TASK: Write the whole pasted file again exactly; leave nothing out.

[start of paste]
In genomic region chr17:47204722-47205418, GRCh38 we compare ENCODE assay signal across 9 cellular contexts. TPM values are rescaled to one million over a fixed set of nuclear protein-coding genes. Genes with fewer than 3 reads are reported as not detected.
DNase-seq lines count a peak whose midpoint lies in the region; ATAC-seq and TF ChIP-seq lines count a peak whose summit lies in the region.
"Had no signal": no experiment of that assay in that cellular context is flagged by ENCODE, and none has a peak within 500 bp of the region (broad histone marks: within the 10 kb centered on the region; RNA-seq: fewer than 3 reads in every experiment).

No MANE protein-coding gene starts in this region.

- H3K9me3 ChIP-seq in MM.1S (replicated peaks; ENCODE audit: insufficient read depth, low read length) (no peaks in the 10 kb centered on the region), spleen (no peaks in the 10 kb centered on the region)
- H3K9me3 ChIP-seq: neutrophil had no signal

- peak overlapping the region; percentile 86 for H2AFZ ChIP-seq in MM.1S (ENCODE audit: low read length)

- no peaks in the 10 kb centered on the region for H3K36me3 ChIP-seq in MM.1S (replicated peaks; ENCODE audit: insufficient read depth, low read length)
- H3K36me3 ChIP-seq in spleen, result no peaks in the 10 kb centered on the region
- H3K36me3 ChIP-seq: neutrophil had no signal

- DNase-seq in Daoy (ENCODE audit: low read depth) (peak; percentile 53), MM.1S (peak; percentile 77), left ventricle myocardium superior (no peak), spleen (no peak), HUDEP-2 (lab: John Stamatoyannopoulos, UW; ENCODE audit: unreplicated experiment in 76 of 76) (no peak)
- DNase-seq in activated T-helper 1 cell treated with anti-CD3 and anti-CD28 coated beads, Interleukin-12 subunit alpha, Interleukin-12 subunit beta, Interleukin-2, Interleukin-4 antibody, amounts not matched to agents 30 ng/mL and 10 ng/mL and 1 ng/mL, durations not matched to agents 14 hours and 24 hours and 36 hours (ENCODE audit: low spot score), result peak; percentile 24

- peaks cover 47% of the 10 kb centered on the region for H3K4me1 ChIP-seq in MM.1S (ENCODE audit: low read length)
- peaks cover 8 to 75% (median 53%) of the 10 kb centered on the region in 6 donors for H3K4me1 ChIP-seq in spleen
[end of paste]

In genomic region chr17:47204722-47205418, GRCh38 we compare ENCODE assay signal across 9 cellular contexts. TPM values are rescaled to one million over a fixed set of nuclear protein-coding genes. Genes with fewer than 3 reads are reported as not detected.
DNase-seq lines count a peak whose midpoint lies in the region; ATAC-seq and TF ChIP-seq lines count a peak whose summit lies in the region.
"Had no signal": no experiment of that assay in that cellular context is flagged by ENCODE, and none has a peak within 500 bp of the region (broad histone marks: within the 10 kb centered on the region; RNA-seq: fewer than 3 reads in every experiment).

No MANE protein-coding gene starts in this region.

- H3K9me3 ChIP-seq in MM.1S (replicated peaks; ENCODE audit: insufficient read depth, low read length) (no peaks in the 10 kb centered on the region), spleen (no peaks in the 10 kb centered on the region)
- H3K9me3 ChIP-seq: neutrophil had no signal

- peak overlapping the region; percentile 86 for H2AFZ ChIP-seq in MM.1S (ENCODE audit: low read length)

- no peaks in the 10 kb centered on the region for H3K36me3 ChIP-seq in MM.1S (replicated peaks; ENCODE audit: insufficient read depth, low read length)
- H3K36me3 ChIP-seq in spleen, result no peaks in the 10 kb centered on the region
- H3K36me3 ChIP-seq: neutrophil had no signal

- DNase-seq in Daoy (ENCODE audit: low read depth) (peak; percentile 53), MM.1S (peak; percentile 77), left ventricle myocardium superior (no peak), spleen (no peak), HUDEP-2 (lab: John Stamatoyannopoulos, UW; ENCODE audit: unreplicated experiment in 76 of 76) (no peak)
- DNase-seq in activated T-helper 1 cell treated with anti-CD3 and anti-CD28 coated beads, Interleukin-12 subunit alpha, Interleukin-12 subunit beta, Interleukin-2, Interleukin-4 antibody, amounts not matched to agents 30 ng/mL and 10 ng/mL and 1 ng/mL, durations not matched to agents 14 hours and 24 hours and 36 hours (ENCODE audit: low spot score), result peak; percentile 24

- peaks cover 47% of the 10 kb centered on the region for H3K4me1 ChIP-seq in MM.1S (ENCODE audit: low read length)
- peaks cover 8 to 75% (median 53%) of the 10 kb centered on the region in 6 donors for H3K4me1 ChIP-seq in spleen